Go Green Armstrong presents “More Than Honey” for Earth Day



Madison Watkins, Staff Writer

Faculty and students gather to watch the documentary screening of “More Than Honey” in Armstrong’s Ogeechee Theatre. (Madison Watkins).

In honor of Earth Day, Go Green Armstrong partnered with Making Maroon Green to present the 2012 documentary “More Than Honey” April 19 in the Ogeechee Theatre.

The film was about the decline of bees and how large corporations and international small farmers treat the practice of beekeeping. The documentary helps to raise awareness about the importance of bees in the environment and presents a call to action on how to help.

The main culprits behind the bees’ downfall are mites, the use of stimulating drugs by corporations, stress and the use of pesticides. One portion of the film offered a glimpse at what life would be like without bees.

In some regions of China, pesticides are used so heavily that bees have disappeared completely. Officials have workers paint each flower bud with pollen by hand.

Local beekeeper Andy Morgason from B&G Honey Farm in Register, Ga, spoke to the audience about the importance of her work. She is continuing her family’s practice.

“Even my great grandfather knew that pesticides would kill bees,” Morgason said.

She told the audience that big commercial bee farmers give the bees drugs such as antibiotics to keep bees working constantly.

Bees are also affected by varroa mites that attack a colony by sucking all of their blood and giving them viruses that cause their wings to deform.

“When our bees have mites we cover them in powdered sugar so they clean themselves. When they do this it helps get rid of the mites without harming the bees,” she explained.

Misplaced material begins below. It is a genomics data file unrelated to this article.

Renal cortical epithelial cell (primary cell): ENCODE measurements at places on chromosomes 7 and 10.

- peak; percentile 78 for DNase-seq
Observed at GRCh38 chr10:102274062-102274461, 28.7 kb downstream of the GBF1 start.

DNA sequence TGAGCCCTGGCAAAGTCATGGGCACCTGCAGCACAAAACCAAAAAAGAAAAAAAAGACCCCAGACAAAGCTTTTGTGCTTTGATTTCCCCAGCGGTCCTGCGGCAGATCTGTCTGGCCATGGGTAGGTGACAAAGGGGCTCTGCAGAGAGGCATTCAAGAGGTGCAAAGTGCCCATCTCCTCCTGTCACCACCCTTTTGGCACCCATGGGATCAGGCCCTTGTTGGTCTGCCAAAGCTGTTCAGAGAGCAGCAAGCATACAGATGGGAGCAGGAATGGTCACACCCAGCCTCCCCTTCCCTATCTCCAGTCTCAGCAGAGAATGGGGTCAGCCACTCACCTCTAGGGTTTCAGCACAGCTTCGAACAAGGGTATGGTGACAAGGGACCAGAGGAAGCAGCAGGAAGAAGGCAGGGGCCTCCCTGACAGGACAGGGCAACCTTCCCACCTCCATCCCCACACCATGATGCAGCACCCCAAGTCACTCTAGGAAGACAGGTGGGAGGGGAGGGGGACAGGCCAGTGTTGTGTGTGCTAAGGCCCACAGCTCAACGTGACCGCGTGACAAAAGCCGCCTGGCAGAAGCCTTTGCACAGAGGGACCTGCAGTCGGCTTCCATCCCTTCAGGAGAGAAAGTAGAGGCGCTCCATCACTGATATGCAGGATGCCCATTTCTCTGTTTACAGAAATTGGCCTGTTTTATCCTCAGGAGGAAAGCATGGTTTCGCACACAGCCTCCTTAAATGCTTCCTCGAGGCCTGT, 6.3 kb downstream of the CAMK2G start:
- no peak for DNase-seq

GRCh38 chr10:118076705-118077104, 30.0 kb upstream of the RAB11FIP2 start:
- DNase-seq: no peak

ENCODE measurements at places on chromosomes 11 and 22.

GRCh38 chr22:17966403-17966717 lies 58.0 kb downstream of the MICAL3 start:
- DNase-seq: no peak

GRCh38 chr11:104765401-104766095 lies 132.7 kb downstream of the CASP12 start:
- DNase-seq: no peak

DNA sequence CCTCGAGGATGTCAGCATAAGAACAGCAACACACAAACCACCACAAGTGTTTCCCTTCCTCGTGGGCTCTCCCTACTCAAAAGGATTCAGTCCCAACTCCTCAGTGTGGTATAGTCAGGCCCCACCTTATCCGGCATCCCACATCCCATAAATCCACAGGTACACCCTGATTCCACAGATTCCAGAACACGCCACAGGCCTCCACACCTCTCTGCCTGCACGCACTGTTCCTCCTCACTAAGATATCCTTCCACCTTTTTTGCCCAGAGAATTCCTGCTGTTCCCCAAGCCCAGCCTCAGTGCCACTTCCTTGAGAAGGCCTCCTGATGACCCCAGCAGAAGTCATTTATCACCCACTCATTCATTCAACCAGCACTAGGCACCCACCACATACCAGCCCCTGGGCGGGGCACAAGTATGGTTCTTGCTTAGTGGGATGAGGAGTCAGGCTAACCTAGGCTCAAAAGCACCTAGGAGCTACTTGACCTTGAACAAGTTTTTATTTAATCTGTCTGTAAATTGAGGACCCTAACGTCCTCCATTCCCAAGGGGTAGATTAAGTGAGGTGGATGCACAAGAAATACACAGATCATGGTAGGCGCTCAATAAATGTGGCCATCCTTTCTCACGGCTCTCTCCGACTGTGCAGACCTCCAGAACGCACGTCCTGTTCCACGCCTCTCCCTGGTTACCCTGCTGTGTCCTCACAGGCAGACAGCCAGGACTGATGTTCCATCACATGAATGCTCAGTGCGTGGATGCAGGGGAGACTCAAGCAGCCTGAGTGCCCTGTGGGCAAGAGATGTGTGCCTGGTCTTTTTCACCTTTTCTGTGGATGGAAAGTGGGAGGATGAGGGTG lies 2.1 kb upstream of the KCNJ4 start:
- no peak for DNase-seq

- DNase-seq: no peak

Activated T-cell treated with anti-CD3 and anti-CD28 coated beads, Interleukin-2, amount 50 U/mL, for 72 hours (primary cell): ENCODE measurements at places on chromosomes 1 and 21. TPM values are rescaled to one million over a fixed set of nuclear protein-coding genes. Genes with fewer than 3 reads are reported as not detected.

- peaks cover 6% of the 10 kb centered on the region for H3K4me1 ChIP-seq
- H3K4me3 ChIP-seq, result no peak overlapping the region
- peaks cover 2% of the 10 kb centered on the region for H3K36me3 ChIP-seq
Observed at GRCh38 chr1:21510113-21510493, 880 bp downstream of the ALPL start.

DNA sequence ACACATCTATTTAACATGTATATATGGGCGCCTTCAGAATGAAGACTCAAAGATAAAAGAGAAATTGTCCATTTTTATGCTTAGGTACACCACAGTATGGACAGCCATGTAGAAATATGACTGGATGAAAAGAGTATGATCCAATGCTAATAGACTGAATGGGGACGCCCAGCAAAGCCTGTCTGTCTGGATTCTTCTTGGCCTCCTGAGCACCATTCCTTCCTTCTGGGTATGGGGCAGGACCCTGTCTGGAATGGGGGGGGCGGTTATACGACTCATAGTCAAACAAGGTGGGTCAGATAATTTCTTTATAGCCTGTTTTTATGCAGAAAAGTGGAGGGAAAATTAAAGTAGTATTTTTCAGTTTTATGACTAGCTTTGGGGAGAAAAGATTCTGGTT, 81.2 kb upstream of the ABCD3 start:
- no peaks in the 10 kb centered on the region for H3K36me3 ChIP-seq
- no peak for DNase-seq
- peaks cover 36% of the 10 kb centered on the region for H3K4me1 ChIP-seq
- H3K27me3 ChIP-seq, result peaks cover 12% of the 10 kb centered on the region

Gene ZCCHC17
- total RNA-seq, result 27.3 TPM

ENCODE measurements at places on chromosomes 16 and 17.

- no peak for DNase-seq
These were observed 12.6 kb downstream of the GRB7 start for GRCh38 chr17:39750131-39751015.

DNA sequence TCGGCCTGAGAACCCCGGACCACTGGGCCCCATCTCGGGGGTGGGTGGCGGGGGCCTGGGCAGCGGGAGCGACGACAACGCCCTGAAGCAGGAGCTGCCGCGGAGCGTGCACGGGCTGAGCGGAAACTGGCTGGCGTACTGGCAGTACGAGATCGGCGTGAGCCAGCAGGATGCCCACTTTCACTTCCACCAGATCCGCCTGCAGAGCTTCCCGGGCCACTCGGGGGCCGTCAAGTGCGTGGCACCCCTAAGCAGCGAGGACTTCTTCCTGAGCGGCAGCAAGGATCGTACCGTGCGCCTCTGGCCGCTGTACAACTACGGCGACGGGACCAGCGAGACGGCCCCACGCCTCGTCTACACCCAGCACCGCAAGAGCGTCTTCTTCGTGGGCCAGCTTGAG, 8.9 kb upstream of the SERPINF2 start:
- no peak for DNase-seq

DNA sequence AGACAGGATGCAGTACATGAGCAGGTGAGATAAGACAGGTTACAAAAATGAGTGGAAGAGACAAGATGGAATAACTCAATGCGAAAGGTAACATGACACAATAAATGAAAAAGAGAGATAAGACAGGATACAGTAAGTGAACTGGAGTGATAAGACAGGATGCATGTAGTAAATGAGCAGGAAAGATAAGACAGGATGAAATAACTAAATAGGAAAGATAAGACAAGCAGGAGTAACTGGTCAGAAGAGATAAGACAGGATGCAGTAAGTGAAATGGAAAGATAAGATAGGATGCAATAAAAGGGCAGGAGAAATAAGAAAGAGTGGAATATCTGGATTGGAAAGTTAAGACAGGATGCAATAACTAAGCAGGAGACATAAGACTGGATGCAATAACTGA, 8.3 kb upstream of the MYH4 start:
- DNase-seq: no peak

“We also never lose a hive by moving it. Bees go to bed and wake up like clockwork so if you wait until nighttime to move the hive when they are all asleep, you will have most of your bees accounted for.”

Before the film began, Morgason illustrated the importance of honey and bee sustenance.

“Honey is very beneficial for you. It is very useful with ailments and if you were stranded somewhere and only had honey to eat, you would live.”

The representatives of Go Green Armstrong said that the film was chosen by a majority vote.

“We started planning for Earth Day in the middle of the semester and this was the film people voted for in meetings and a Facebook poll,” Grace Powers, a dual-enrolled biology major said.

Kaylee Powers, a junior biology major and the president of Go Green Armstrong, added, “I’m glad this movie was chosen because you don’t see in everyday life how we would be affected by the disappearance of bees. This film really shows the humanitarian aspect of it.”

Freshman nursing major Ariel Lipat said, “it shocked me how the bees were mass produced. It made me sad to see how they were treated.”

If you would like to do more to help your environment or the bee population, join the Go Green Armstrong club. Stop by the Forsyth Park Farmers’ Market every Saturday from 9 a.m. to 1 p.m. where local vendors will be selling honey.